Friday, April 22, 2016

March Round-Up

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My Life with the Liars by Caela Carter
Harper, 2016
Zylynn has never been Outside. She has spent her whole life inside the compound of the Children of the Light. Now a man claiming to be her father is taking her out into the Darkness, a place she knows is full of liars and the temptations of Curiosity. Zylynn knows everything she sees, touches, hears, and tastes is a lie. She must get back to the compound by sunset on her thirteenth birthday or the man known as Father Prophet will ban her forever from the Children of the Light. But the more she lives with her father, his wife, and her three step-siblings, the harder it is to give everything up to go back. Set in modern day Arizona, this story focuses on the effects a fictional cult commune has on an impressionable and eager-to-please young girl. The narrative toggles between Zylynn’s first person, present tense account of life Outside and shocking memories of her childhood inside the compound. The predictable ending reveals Father Prophet to be greedy, controlling, and harsh, the opposite of what Zylynn was raised from infancy to believe, but the writing makes this a gripping page-turner. Based on accounts of real cult survivors, but never dipping into salacious or mature content, this is a great recommendation for tweens who are nearly (but not quite) ready to make the leap to edgier YA novels about cults.
Recommended Age/Grade Level: Age 10+/Grade 5+

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Pugs of the Frozen North: A Not-So-Impossible Tale by Philip Reeve and Sarah McIntyre
Random House, 2016
True Winter is a once-in-a-lifetime event that goes beyond normal winter. The fish are frozen in the ocean, there are fifty different types of snow, and best of all, there is the Great Northern Race. The first sled to reach the magical Snowfather gets a wish. Shen is a cabin boy until the frozen ocean wrecks his ship. He and the cargo (66 energetic pugs) are abandoned in the snow. Luckily, a local girl named Sika rescues the boy and all the dogs. Sika and Shen decide to enter the race on a sled led by the 66 pugs. Armed with advice from Sika’s very, very old grandfather, the new friends set off for an adventure filled with addictive yeti noodles, massive Kraken, and treacherous ice. The illustrations, using only blues, whites, and blacks, are integral to the story. The quirky characters--Captain Jeggings, Professor Shackleton Jones, Sir Basil Sprout-Dumpling, and more!--are delightfully madcap in actions and images. The combination of text and illustrations make this a wonderful recommendation for graphic novel fans.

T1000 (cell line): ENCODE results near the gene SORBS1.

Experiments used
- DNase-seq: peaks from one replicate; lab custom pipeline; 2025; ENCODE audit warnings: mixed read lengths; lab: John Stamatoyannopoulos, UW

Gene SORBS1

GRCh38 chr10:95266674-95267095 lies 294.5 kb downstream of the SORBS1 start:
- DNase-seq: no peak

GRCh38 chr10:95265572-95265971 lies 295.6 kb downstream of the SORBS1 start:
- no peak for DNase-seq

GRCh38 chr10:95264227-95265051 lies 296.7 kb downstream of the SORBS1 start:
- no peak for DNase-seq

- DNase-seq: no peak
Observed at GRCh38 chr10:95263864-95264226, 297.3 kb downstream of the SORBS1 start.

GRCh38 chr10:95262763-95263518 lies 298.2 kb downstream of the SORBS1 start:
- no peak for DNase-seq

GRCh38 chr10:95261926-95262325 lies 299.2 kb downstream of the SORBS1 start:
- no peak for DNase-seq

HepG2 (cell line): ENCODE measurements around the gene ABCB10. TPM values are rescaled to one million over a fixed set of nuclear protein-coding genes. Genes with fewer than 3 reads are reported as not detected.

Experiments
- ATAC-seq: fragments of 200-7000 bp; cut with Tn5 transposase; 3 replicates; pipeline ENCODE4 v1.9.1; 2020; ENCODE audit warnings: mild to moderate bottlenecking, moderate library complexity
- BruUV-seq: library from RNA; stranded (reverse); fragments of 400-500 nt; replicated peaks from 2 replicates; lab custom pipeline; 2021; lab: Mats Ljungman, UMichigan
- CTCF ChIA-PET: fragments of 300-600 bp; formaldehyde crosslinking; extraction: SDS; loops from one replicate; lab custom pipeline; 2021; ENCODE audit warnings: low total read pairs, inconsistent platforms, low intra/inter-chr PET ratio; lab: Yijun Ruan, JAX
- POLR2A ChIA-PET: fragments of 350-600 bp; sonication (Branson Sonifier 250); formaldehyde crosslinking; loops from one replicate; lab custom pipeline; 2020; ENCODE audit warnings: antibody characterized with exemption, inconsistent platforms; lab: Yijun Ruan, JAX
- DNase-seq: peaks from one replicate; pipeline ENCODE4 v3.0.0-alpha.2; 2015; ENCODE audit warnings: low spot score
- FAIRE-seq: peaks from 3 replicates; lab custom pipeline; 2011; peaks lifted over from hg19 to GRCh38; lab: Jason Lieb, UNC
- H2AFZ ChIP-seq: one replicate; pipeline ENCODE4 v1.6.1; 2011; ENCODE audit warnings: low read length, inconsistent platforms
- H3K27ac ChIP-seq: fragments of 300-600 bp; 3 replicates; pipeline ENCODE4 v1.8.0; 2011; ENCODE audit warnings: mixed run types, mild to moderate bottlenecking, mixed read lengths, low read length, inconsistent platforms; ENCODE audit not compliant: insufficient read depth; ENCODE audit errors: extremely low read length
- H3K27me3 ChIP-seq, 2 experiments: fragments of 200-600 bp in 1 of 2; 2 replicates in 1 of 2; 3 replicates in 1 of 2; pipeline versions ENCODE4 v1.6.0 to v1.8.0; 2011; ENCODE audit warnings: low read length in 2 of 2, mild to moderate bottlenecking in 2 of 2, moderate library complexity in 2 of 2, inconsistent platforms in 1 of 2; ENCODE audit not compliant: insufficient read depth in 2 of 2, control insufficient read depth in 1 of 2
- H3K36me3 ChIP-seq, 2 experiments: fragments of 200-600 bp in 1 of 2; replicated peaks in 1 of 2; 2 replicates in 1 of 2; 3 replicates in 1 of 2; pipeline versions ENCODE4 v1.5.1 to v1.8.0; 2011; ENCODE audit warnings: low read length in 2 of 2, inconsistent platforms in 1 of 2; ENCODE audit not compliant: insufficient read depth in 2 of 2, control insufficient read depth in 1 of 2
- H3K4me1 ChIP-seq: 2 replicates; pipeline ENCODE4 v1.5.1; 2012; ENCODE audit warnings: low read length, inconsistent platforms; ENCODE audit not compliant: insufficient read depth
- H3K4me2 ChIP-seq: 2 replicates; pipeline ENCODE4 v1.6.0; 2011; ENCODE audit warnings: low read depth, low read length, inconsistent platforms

Recommended Age/Grade Level: Age 8+/Grade 3+

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Waylon: One Awesome Thing by Sara Pennypacker, illustrated by Marla Frazee
Disney Hyperion, 2016
9-year-old Waylon is constantly observing the world, looking for ways to make things better using science. Unfortunately, there’s a lot that science can’t explain, like why the boys in his class are dividing into team or why his sister, formerly known as Charlotte Bronte Zakowski, wears nothing but black and insists that everyone call her Neon. Sometimes the only thing that keeps Waylon from disappearing is taking the time to sit and listen to the sounds of his own body. Waylon tries hard to think of an OAT (One Awesome Thing) every day, but lately it’s been hard. Set in present day Massachusetts, this series is a spin-off from Pennypacker’s popular Clementine series. The episodic stories of Waylon's days in school and at home are interspersed with Frazee’s illustrations, perhaps a little less crisp than in Clementine, but still endearing. Clementine herself makes a brief cameo.
Recommended Age/Grade Level: Age 8+/Grade 3+